The visual system is really important when it comes to maintaining balance, which is why you can feel wobbly when you get up to go the bathroom in the dark and why your balance can change depending on where you focus your eyes. The vestibular system sends signals to the brain that is related to our head position, orientation in space, and motion. If the vestibular system is “off”, you may feel dizzy and unable to maintain balance. This system isn’t as efficient when we get older explaining why I no longer enjoy roller coasters or curvy roads!
Age-related changes in muscle mass, motor neurons, the vestibular system, eyesight, and even blood pressure can result in balance difficulties, thus leading to an increase in falls in older populations. However, just because these changes happen naturally doesn’t mean we can’t slow the process and make improvements.
In 2020, about one in five Americans reported using a smart watch or fitness tracker. It can be a tool that helps or hinders; it all depends on how you use it! Here are few pitfalls to be aware of and a few tips to get more benefit from your smart watch or fitness tracker.
Give Yourself the Gift of Good Health"
Good health from a bottle sounds really nice, doesn't it? Might be why the supplement industry in the U.S. is worth billions! As a personal trainer/habits coach, I am occasionally asked about supplementation. It’s my job to provide information, not prescribe or sell you supplements. Especially in the midst of a pandemic. It’s not surprising that one response to the COVID-19 Pandemic is a further increase in the use of supplements, including those viewed as immune support such as vitamins C and D and Zinc. Despite their popularity, current research results are mixed. Both Vitamin C and Zinc supplementation have been shown to potentially shorten the duration of a common cold. Vitamin D deficiency may be linked to developing more severe illness. However, as of now, research doesn’t suggest that these supplements will make you cold, flu, or COVID-proof. Of course, you need sufficient vitamin C and D and zinc in your body but does that warrant supplementation? That depends on your diet and habits.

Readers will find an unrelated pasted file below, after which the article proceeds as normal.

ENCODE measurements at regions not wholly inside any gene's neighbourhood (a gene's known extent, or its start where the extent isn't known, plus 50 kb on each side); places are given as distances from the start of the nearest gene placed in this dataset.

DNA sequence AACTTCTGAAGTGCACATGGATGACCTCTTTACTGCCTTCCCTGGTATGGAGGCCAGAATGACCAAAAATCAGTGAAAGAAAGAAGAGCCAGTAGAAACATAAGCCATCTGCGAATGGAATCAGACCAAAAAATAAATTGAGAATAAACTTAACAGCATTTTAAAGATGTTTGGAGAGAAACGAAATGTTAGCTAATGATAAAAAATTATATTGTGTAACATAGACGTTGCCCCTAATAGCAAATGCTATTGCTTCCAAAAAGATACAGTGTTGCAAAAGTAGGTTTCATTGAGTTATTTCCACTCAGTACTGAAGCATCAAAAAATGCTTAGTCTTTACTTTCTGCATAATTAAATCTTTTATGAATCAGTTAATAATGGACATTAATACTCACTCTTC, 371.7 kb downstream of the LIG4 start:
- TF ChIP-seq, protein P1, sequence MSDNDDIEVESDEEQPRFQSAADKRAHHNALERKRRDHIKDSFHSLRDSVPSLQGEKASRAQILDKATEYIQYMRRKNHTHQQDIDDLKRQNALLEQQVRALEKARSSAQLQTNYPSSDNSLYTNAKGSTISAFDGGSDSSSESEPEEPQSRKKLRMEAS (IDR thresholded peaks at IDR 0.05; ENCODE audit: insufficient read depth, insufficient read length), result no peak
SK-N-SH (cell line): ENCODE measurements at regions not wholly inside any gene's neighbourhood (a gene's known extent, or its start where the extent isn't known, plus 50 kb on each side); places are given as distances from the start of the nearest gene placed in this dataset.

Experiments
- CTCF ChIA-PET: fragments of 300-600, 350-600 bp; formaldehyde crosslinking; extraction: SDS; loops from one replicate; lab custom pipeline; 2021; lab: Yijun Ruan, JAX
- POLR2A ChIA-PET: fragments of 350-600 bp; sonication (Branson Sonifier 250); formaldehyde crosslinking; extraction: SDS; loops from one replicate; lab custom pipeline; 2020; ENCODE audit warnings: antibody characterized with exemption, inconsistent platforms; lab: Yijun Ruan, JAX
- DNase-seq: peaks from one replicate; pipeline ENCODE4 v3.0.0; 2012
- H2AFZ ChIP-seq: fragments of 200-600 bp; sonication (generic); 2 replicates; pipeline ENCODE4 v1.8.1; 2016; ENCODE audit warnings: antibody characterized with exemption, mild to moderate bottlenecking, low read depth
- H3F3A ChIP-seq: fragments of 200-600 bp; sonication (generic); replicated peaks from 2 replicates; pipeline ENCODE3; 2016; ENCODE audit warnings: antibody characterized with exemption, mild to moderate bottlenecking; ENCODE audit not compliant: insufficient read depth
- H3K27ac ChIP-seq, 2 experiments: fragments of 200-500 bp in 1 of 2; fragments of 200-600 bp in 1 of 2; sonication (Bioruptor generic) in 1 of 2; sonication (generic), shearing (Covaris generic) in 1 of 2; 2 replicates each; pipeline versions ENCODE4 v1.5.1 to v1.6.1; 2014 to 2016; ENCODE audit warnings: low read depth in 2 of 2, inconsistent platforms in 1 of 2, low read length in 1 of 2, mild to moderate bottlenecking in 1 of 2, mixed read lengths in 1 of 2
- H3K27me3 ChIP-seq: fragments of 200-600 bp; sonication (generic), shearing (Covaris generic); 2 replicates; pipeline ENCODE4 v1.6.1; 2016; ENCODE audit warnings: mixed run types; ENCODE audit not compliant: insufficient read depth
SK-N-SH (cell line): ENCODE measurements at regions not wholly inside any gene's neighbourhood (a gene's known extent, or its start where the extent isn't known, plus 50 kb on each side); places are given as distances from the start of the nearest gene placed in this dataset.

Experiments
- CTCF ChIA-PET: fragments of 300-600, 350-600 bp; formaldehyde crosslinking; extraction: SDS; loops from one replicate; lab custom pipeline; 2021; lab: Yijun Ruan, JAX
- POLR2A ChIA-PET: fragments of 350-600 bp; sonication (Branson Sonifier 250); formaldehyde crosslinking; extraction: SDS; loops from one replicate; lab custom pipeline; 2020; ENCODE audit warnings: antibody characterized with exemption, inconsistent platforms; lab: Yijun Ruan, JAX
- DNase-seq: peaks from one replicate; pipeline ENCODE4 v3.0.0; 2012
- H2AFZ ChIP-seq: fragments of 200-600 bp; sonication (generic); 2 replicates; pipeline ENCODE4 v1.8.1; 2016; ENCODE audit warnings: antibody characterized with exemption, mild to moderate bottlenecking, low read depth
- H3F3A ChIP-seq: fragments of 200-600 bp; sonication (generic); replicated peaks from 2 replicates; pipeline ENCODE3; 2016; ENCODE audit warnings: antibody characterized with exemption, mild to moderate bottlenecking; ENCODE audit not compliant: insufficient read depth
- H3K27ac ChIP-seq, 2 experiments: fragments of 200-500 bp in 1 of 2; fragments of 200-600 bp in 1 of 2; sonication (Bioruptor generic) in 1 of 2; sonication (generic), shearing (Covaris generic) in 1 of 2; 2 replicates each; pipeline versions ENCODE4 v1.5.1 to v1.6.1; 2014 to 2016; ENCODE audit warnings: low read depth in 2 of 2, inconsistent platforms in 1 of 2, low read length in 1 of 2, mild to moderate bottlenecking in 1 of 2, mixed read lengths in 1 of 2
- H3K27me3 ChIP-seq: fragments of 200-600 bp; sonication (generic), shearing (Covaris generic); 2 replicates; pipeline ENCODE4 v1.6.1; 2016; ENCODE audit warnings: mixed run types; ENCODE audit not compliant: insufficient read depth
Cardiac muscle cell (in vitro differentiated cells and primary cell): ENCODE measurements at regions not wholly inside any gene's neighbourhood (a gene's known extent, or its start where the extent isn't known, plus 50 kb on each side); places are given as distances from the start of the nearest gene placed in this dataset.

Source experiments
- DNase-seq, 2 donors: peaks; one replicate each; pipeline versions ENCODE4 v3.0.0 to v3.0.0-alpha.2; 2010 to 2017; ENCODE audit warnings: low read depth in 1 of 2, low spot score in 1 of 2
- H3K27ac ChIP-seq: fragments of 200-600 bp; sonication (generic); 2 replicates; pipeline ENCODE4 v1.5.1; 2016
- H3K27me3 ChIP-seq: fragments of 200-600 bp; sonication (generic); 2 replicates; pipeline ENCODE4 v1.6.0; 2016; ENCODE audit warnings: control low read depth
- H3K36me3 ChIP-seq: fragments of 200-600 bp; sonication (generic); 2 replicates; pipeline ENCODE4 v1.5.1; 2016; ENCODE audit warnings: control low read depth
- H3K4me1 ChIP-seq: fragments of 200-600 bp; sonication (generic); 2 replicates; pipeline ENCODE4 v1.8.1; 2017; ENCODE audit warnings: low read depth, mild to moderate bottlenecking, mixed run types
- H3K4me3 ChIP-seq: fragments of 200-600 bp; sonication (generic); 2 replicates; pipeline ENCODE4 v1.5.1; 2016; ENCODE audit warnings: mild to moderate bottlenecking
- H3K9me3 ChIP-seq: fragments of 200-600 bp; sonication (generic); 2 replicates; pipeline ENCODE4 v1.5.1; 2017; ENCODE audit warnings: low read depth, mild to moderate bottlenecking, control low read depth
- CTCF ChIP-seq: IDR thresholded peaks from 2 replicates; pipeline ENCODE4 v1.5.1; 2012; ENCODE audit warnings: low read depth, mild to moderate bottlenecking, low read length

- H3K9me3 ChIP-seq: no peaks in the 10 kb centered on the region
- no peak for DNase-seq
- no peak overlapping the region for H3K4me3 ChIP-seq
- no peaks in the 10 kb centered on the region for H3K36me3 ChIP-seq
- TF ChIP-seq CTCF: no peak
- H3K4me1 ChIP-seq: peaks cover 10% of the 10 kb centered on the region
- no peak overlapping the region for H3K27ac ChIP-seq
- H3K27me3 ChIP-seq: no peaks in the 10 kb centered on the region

Supplements are considered any product intended to add one or more ingredients to your diet including vitamins, minerals, herbs/botanicals, amino acids, or other substances. Many of us have been taking supplements since childhood. Growing up in the 1980s, I gladly took my chewable Flintstones multivitamin daily. Interestingly, despite their common usage over so many years, the jury is out on how much multivitamins actually help us to stay healthy. Studies published in 2013 in the journal Annals of Internal Medicine, found that “multivitamin and mineral supplements didn’t work any better than placebo” in relation to health improvements related to certain health conditions such as cardiovascular disease.
In 2019, results of a CRN (Council for Responsible Nutrition) Consumer Survey on Dietary Supplements found the highest overall dietary supplement usage to date, with 77 percent of Americans reporting they use dietary supplements. The most common supplements being used included multivitamins, individual vitamins such as C, D and E, minerals like calcium, magnesium, and iron, protein supplements, omega-3 fatty acids, probiotics, and turmeric.
With so many people using them, they have to be safe and effective, right?